Vascular – Native
The National Vegetation Survey (NVS) Databank is a physical archive and electronic databank containing records of over 94,000 vegetation survey plots - including data from over 19,000 permanent plots. NVS maintains a standard set of species code abbreviations that correspond to standard scientific plant names from the Ngä Tipu o Aotearoa - New Zealand Plants database.
2n = 56
Current conservation status
The threat classification status of all known New Zealand vascular plant taxa at the rank of species and below were reassessed in 2017 using the New Zealand Threat Classification System (NZTCS) – more information about this can be found on the NZTCS website This report includes a statistical summary and brief notes on changes since 2012 and replaces all previous NZTCS lists for vascular plants. Authors: By Peter J. de Lange, Jeremy R. Rolfe, John W. Barkla, Shannel P. Courtney, Paul D. Champion, Leon R. Perrie, Sarah M. Beadel, Kerry A. Ford, Ilse Breitwieser, Ines Schönberger, Rowan Hindmarsh-Walls, Peter B. Heenan and Kate Ladley. Please note, threat classifications are often suggested by authors when publications fall between NZTCS assessment periods – a suggested threat classification status has not been assessed by the NZTCS panel.
2017 | Not Threatened
Previous conservation statuses
2012 | Not Threatened
2009 | Not Threatened
2004 | Not Threatened
Endemic. New Zealand: North Island (south-west Kaimanawa Mountains, north-west Ruahine Range, Manawatu Gorge, coastal from Cape Turnagain to Cook Strait); South Island (Marlborough Sounds, Kaikoura Ranges to Waipara, North Canterbury)
Coastal, otherwise montane to alpine. On rocks, cliffs and bluffs. Often on limestone.
Scrambling, prostrate, ± ascending or sometimes densely caespitose, glaucous grass with many-leaved vegetative shoots and inflorescences exceeding these. Branching extravaginal. Leaf-sheath 30-100 mm, glabrous, ribbed, manifestly broader than leaf-blade, becoming fibrous with evident white nerves; apical auricles 0.2-0.7 mm, rounded, ciliate. Ligule 0.2-0.5 mm, flat to ± triangular between auricles, ciliate. Collar scarcely or ± thickened. Leaf-blade 50.0-250.0 × 0.3-0.9 mm, weakly hexagonal and ribbed, often terete usually secund, glaucous, smooth except for prickle-teeth at apex, adaxially and on margins antrorsely short white hairy becoming less so above. Culm 200-500 mm, greatly exceeding leaf-blades, nodes brown to purple-brown usually geniculate, internodes glabrous. Panicle (25-200 mm, with 5-9 nodes, 6-25 spikelets; branches spreading erect or weakly so, occasionally ± divergent, binate or solitary, basal branch (10-100 mm of 3-6 spikelets, naked below or not naked below (especially in Cook Strait), uppermost 5-6 spikelets, imbricate, solitary on short pedicels; rachis prickle-toothed often glabrous below, branches and pedicels prickle-toothed (glabrous throughout in Cook Strait); frequently tortuous below. Spikelets 7-20 × 3-5 mm, of 4-9 stramineous florets. Glumes unequal, evidently keeled, linear-oblong narrowing abruptly to an acute or mucronate apex, glabrous but occasionally prickle-toothed on keel above, apex sometimes shortly or evidently ciliate, margins membranous, ciliate above; lower 2.5-4.5 mm, 1-nerved, upper 4-6 mm, 3-nerved. Lemma 5-6 mm, glaucous, apex shortly lobed or 0, 5-nerved, keeled, smooth except for prickle-teeth at base and extending from callus to outer nerve below, and on keel above; awn 0 or 0.5-1.5 mm. Palea 4.5-6.5 mm, greater than or equal to lemma, acute, shortly bifid, keels toothed towards apex, interkeel hairs above but sometimes to base, flanks short ciliate above. Callus 0.3-0.5 mm, upper margins shortly bearded, less so centrally; articulation ± oblique. Rachilla 1.0-1.3 mm, sparsely short stiff hairy. Lodicules 0.7-1.5 mm, bifid or lobed, usually glabrous but occasionally hair-tipped. Anthers 2.0-3.0 mm, yellow to orange. Ovary 0.6-1.0 mm, ± turbinate, apex glabrous or with hispid hairs; stigma-styles 1.5-2.5 mm. Seed 3.0-3.5 mm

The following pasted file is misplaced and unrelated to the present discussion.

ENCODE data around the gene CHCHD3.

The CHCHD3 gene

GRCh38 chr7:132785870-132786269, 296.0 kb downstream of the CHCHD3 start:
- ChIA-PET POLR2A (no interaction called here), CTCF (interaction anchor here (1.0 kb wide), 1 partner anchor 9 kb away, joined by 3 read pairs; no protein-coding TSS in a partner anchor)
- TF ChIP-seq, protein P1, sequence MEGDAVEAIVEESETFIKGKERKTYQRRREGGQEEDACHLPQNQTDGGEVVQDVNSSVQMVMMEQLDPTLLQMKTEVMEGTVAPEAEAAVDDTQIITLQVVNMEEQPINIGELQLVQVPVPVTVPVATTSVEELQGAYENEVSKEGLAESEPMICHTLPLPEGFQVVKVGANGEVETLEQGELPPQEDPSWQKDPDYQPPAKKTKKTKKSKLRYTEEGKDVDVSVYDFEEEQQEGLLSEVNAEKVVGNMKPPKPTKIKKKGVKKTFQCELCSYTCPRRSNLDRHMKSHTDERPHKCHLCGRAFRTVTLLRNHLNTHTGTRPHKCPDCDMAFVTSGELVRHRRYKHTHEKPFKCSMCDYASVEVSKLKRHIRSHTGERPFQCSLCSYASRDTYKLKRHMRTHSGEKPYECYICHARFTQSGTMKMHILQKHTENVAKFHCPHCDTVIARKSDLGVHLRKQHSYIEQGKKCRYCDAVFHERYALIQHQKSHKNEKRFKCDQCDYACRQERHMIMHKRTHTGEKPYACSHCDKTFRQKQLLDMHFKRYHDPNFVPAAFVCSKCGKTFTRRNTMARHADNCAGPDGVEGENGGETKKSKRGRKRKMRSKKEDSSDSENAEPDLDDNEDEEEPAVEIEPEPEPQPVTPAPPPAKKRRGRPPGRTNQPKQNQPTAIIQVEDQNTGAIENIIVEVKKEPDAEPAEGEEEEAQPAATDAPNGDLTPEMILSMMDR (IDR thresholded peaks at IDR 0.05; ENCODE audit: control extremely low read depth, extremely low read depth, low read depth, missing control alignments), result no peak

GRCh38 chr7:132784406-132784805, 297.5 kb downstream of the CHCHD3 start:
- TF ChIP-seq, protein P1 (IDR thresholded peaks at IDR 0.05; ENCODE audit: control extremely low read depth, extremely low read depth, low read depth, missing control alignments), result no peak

Manaaki Whenua Online Interactive Key
September - December
November - April
Florets are dispersed by wind, water and attachment (Thorsen et al., 2009).
Easily grown from fresh seed and rooted pieces. Does well in a rockery, tolerant of full sun and shade but dislikes humidity of damp conditions.
festuca: From the Latin festuca ‘stem’ or ‘blade of grass’
Where To Buy
Occasionally offered by specialist native plant nurseries.
Description modified from Edgar and Connor (2000)
References and further reading
Edgar, E.; Connor, H.E. 2000: Flora of New Zealand. Vol. V. Grasses. Christchurch, Manaaki Whenua Press. 650 pp.
Thorsen, M. J.; Dickinson, K. J. M.; Seddon, P. J. 2009. Seed dispersal systems in the New Zealand flora. Perspectives in Plant Ecology, Evolution and Systematics 11: 285-309